A CARE worker has been struck off after being found guilty of a catalogue of abuse of vulnerable residents at a Greenock nursing home.

Christy Jamieson's case came in front of a six-day-long hearing at the Scottish Social Services Council in Dundee.

It was decided that his fitness to practise was impaired on the basis of 'repeated instances of neglect and abuse of vulnerable service users', our sister title the Greenock Telegraph reported.

He faced a string of serious allegations of misconduct between 2015 and 2016 at Merino Court Care Home in Drumfrochar Road relating to both residents and other staff.

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They included demeaning residents, causing them distress and smacking one on the arm.

He also neglected residents' basic hygiene by failing to give them showers, while saying that he did.

A report of the allegations and findings ran to a total of 24 pages, with more than 20 allegations upheld by the panel.

The report said: "While employed as care assistant by HC-One Ltd, at Merino Court Nursing Home in Greenock and during the course of your employment, you did: "In around December 2015 shout at a resident A 'Back in your room boy if you keep shouting', or words to that effect.

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"In around 18 December pinch resident B on the nose in an attempt to make him swallow."

The report also highlighted an incident in September 2016 when Jamieson caused distress to a woman suffering from dementia who was calling for her family.

It said he replied with a series of cruel retorts, saying: 'they are not coming to see you, your family put you in here and you family's all grown up and they don't have time to see you', or words to that effect.

The report said he proceeded to laugh when the lady became upset.

Mr Jamieson also caused a row between residents, saying one had said something about the other.

On three separate days in December 2016, he failed to support three residents to have a shower, told a colleague that he couldn't be bothered with the task for one resident and decided to wet his hair to make it look as if the resident had been showered.

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Between the period July and December 2016 on multiple occasions he wet six different people's heads to make it look as if they had been showered and therefore act in a dishonest manner.

On multiple occasions he advised a colleague to inaccurately complete personal hygiene records to show that multiple residents had been showered when this was not the case.

The report also states that during this time he made inappropriate comments of a sexual nature to a colleague.

On or around December 11, 2016 he left a bathroom door in a public area wide open while supporting a resident, failed to follow safe moving and handling procedures and as a result led to the lady becoming distressed.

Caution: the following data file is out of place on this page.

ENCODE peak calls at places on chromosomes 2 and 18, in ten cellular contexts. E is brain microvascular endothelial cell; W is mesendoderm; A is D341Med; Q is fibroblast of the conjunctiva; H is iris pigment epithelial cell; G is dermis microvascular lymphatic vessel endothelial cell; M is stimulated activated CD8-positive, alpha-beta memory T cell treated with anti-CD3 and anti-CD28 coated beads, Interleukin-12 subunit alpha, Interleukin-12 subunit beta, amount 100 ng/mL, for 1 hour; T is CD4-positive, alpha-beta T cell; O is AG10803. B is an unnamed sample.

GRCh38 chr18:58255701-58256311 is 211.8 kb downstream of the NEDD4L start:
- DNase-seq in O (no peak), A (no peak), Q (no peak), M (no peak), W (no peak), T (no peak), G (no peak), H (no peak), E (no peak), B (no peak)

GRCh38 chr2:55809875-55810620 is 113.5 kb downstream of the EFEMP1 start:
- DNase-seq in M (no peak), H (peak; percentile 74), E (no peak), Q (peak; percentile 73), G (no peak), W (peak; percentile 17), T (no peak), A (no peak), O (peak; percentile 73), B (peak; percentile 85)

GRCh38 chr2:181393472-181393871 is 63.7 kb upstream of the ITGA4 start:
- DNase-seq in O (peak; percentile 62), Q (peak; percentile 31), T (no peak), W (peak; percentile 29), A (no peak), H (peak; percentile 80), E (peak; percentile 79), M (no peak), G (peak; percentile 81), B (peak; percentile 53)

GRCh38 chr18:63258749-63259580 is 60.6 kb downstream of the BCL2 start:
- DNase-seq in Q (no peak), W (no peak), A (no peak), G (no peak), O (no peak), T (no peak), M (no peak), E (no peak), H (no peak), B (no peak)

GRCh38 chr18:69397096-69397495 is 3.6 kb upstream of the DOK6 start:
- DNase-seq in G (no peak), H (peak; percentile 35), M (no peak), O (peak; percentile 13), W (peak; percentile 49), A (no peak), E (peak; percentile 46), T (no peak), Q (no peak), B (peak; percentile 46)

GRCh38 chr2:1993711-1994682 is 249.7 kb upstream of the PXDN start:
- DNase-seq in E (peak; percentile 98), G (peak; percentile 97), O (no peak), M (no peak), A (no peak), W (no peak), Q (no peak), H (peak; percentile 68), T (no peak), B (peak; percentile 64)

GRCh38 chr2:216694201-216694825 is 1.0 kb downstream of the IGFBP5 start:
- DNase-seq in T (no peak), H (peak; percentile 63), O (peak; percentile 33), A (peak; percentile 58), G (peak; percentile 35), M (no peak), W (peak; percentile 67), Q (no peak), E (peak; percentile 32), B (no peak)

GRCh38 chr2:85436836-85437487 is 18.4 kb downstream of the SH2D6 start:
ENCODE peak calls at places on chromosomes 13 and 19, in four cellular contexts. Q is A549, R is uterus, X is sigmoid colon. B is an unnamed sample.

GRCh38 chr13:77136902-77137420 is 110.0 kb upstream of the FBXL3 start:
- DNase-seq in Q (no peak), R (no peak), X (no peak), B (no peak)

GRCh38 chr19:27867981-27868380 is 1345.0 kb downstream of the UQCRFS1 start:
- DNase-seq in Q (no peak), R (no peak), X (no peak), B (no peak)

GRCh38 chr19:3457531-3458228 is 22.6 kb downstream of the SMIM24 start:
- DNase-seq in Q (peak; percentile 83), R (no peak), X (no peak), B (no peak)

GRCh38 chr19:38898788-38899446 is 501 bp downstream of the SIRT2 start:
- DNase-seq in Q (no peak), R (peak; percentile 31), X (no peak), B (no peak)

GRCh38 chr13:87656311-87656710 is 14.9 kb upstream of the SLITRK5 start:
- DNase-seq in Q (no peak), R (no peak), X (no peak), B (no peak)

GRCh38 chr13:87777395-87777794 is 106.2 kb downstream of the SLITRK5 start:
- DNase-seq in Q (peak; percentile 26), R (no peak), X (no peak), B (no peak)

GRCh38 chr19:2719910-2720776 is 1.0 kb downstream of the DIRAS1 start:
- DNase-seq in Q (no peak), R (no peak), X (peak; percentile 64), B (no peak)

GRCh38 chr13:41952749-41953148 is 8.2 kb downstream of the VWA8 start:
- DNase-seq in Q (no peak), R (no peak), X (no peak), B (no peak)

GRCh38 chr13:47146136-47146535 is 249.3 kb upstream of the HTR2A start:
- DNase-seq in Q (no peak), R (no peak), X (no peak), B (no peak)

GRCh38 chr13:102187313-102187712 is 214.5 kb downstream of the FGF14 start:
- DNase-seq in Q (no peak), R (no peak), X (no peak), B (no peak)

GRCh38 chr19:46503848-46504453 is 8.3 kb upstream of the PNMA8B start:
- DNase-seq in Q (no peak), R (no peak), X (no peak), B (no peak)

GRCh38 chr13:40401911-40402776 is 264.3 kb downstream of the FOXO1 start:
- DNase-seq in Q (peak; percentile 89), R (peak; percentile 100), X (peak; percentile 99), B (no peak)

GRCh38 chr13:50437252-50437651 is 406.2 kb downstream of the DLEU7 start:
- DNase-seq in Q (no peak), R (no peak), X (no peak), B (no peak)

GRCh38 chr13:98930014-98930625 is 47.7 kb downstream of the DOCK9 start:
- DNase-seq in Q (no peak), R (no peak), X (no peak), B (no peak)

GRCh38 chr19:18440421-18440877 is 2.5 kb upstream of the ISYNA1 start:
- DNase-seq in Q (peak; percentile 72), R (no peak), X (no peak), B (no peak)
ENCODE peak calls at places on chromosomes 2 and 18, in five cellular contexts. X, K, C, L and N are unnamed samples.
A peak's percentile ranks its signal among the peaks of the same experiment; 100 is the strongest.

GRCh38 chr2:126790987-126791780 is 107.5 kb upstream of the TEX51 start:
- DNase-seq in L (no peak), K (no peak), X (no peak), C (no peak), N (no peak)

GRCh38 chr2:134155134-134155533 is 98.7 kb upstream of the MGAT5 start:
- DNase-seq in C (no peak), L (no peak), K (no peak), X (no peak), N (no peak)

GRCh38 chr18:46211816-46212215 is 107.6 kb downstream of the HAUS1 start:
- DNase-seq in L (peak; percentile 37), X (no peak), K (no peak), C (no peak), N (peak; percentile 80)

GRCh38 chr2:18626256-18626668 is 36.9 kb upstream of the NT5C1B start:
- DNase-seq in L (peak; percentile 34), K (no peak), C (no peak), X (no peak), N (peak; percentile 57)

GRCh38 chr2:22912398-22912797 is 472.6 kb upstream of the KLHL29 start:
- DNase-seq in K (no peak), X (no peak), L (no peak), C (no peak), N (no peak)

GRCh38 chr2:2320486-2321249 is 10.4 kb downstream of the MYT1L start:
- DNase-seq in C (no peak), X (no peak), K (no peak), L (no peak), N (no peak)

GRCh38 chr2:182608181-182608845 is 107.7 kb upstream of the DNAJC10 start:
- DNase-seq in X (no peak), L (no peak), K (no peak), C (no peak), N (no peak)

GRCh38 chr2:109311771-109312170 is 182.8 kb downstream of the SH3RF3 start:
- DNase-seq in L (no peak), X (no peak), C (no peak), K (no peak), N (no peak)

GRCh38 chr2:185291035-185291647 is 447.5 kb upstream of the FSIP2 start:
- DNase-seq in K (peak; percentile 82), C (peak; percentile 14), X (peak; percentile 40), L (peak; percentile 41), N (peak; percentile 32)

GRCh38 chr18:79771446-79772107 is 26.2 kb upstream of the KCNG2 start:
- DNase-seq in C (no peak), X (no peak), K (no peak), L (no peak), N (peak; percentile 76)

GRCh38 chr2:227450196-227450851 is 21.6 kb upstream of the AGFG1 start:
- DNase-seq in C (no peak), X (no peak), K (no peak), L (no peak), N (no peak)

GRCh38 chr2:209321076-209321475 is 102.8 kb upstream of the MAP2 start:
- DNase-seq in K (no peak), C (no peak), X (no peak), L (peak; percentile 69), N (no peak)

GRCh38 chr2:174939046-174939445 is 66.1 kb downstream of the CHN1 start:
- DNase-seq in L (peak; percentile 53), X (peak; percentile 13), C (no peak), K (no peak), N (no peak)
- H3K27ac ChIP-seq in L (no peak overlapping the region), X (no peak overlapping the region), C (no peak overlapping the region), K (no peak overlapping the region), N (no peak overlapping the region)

The panel concluded that the Mr Jamieson's fitness to practise is currently impaired by reason of his misconduct.

The findings revealed that Mr Jamieson, who was not present at the hearing, had worked in the home since 2010 and had attended training in dignity, person-centred care, dementia care and safer people handling.

It said: "The degree of training ought to have given you an awareness that your conduct towards residents specified in the allegations fell far short of what was proper."

The panel said that the facts proved demonstrated a 'fundamental attitudinal problem.' with 'repeated instances of neglect and abuse of vulnerable service users and dishonesty'.

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The panel concluded: "The panel considered that your behaviour was serious, deliberate and repeated.

"It involved a significant abuse of the trust placed in you to care for vulnerable elderly people.

"You have shown a persistent lack of insight into the seriousness of your failings, which as already noted, involved departures from multiple parts of the code(s) of repeated occasions.

"There is no evidence that there has been any remediation."

A temporary suspension order against Jamieson is currently in place until July 26 and there is no order to revoke it.

A spokesman for Merino Court Care Home, said: “The behaviour of this individual goes against the principles of compassion, kindness and dignity that we pride ourselves on as an organisation and staff team.

“At the time of the incident in 2016, the individual in question was suspended and later left our employment.

"We strongly support the SSSC in ensuring care workers in Scotland meet the highest standards.

“Since the incident, Merino Court has twice been rated ‘very good’ by the Care Inspectorate in August 2017 and June 2018, underlining that our staff team is committed to delivering the kindest possible care to all of our residents.

"We also receive regular positive feedback from residents and relatives, with the home being rated 9.7/10 on the independent comparison website carehome.co.uk."